I attended a Kilby ScholarChips broadcast this week where the economist, Dr. Susan Athey of Harvard, was interviewed. What an amazing experience to hear about a young economist and how she has changed the thinking in her field. Even better was what I learned about the value of diversity in business. Have you ever had a gut feeling that you were being questioned why you, as a woman, were part of team? Maybe it was more overt. I hope not, but if it ever happens to you, what I learned today will interest you. There’s actually a business case that says that diversity is good for business.
The Kilby ScholarChips broadcast is a unique program for middle and high school students to inspire them to study math and science. The broadcasts are sponsored by the Kilby Foundation where you can learn more about them. The foundation’s mission is to identify and celebrate extraordinary individuals who have made significant contributions to society through science, technology, innovation, invention and education. It also honors Jack Kilby, the inventor of the integrated circuit.
The organization that I’m a member of,IEEE, an engineering organization, helped sponsor the broadcasts. If you’ve noticed that we need more kids studying math and science so we can maintain our competitive position in business, then you’re not alone.
The broadcasts are live, audio visual conferences. Kilby Laureates are interviewed by the Kilby Foundation founder, Victoria Downing, who IEEE honored as a visionary leader. Then the broadcasts are interactive with students at their schools across the country asking questions of the Kilby Laureate. Today’s program had Dr. Athey discussing her work in economics.
Dr. Athey is a talented scholar who is considered an expert on auctions. At the age of 36, Professor Athey received the very prestigious John Bates Clark Medal. The Clark Medal is awarded by the American Economic Association every other year to an American economist under the age of forty who has made “the most significant contribution to economic thought and knowledge.” She received the award because of her insights into the behavior of auctions and changes in them as a result. She was also the first woman to receive the award.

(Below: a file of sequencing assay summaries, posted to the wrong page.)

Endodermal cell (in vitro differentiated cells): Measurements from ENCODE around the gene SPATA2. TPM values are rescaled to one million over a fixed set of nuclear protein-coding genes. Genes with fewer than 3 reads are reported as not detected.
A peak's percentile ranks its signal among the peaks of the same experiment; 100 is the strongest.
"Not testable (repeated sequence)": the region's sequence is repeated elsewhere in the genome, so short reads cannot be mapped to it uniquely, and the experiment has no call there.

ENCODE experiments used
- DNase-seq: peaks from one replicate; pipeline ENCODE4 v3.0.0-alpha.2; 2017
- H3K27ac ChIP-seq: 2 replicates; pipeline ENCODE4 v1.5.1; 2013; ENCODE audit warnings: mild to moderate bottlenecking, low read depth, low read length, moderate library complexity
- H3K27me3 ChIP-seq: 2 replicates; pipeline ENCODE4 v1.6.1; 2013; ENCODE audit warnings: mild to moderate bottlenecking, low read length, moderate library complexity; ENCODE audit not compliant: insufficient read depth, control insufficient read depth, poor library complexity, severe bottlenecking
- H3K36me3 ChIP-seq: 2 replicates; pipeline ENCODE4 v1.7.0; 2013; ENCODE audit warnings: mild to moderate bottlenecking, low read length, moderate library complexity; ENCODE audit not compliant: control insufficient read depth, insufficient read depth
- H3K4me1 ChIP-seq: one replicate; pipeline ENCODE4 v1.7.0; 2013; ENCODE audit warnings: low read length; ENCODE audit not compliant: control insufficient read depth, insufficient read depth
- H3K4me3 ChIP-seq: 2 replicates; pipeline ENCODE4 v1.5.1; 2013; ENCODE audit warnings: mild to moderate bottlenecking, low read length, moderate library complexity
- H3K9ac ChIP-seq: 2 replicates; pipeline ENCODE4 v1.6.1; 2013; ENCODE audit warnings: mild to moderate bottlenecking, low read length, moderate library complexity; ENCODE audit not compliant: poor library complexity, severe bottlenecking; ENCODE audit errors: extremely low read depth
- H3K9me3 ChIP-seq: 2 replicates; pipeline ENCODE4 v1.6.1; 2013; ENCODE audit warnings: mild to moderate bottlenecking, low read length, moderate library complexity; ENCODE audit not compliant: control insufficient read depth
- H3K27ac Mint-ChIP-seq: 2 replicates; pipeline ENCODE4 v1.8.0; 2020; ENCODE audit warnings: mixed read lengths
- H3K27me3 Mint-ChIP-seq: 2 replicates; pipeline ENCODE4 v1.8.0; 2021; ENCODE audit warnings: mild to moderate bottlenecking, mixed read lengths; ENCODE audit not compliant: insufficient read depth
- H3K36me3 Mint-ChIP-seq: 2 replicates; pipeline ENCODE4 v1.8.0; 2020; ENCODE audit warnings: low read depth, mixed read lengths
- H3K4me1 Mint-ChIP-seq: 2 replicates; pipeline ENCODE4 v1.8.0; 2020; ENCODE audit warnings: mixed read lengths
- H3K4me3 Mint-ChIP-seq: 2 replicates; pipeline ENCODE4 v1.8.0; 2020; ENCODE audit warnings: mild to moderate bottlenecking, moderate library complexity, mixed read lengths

One of the students asked about Dr. Athey’s work and how she became an economist. She talked about some of her early observations as a student at Stanford when she was getting her Ph.D.
She noticed that some of the economics faculty enjoyed basketball and played pick-up basketball games. The faculty was male. Often students would participate in the games. The students who played were all male, too. It turns out that these students were pretty savvy. The same professors playing basketball assigned internships to students. Guess who got the best internships? The guys who played basketball. Athey recognized this situation could be seen as an economic problem where discrimination was having an impact. (Female students really couldn’t participate in a basketball pick-up game.) She was able to demonstrate mathematically that with more open situations, the pool of talent increases and the best outcomes occur for the organizations that hire interns. She could prove that better interns came from considering both men and women. That’s a creative mind.